|Height:||24 – 29 inches|
|Weight:||40 – 65 pounds|
|Lifespan:||12 – 16 years|
|Colors:||Black, fawn, brindle, sandy|
|Suitable for:||Families, singles, hunters, outdoor enthusiasts|
|Temperament:||Intelligent, sensitive, athletic, alert, loyal, energetic|
The Sloughi is a sighthound hailing from Northern Africa, mainly Morocco, which is credited with standardizing the breed. They are often confused with the Afghan Hound and Saluki, as they share similar traits with both breeds, namely their short, smooth coat, agile build, and long pointed snout. These traits also give them a Greyhound characteristic, leading them to often be referred to as the “Arabian Greyhound.”
These slinky hounds were bred specifically for hunting and were often employed to hunt down hare, jackal, and even wild pigs. The breed itself is ancient but was only recognized by the American Kennel Club (AKC) in 2016. They were favored hunters of the Egyptians due to their tough nature and rugged endurance in the desert regions of Northern Africa.
These dogs are lean, fast, and tough and have boundless energy and incredible endurance, making them ideal for hunters and outdoor enthusiasts. Behind this rugged and tough exterior, though, lies an affectionate and loyal dog that is wary with strangers but dedicated to their owners.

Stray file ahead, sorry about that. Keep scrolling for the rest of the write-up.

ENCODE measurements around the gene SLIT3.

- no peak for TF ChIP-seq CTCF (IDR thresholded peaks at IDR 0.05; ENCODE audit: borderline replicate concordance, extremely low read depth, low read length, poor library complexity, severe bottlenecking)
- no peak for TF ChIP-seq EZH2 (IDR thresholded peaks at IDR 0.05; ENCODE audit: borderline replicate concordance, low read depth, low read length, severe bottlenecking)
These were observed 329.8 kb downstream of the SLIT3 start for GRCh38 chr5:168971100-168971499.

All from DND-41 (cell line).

If this energetic and agile dog sounds like the breed for you, read on for more information about these unique and elegant African hounds.
Sloughi Puppy — Before You Get One…
Before taking the plunge and bringing home a Sloughi puppy, you should know that these dogs are highly energetic and need a ton of regular exercise to burn off their seemingly never-ending energy reserves. These dogs were bred for running long distances through arid and hot climates and have incredible endurance. If you are looking for a family pet to relax with on the sofa, the Sloughi is definitely not it.
Sloughis are also known for having a powerful stubborn streak, so they may be a challenge for first-time dog owners. Although they are intelligent animals that are highly devoted to their owners, they are sensitive dogs that need a gentle hand in training and a ton of patience, making them best suited for owners who have experience training high-energy dogs. That being said, if the breed feels like the one for you and you have the time and patience to dedicate to them, they are smart dogs that are a joy to own.
3 Little-Known Facts About Sloughis
1. They are an ancient breed.
While the exact origins of the Sloughi are unknown, the breed developed in the Northern countries of the African continent, including Algeria, Libya, Tunisia, and Morocco, where the breed was standardized. Some estimates date the breed as far back as 8,000 B.C., but again, no one is really sure. They are prized by the Berber and Bedouin people of Northern Africa for their amazing hunting skills and incredible stamina, and they are still used for hunting today in harsh terrain.
2. They are new to the AKC.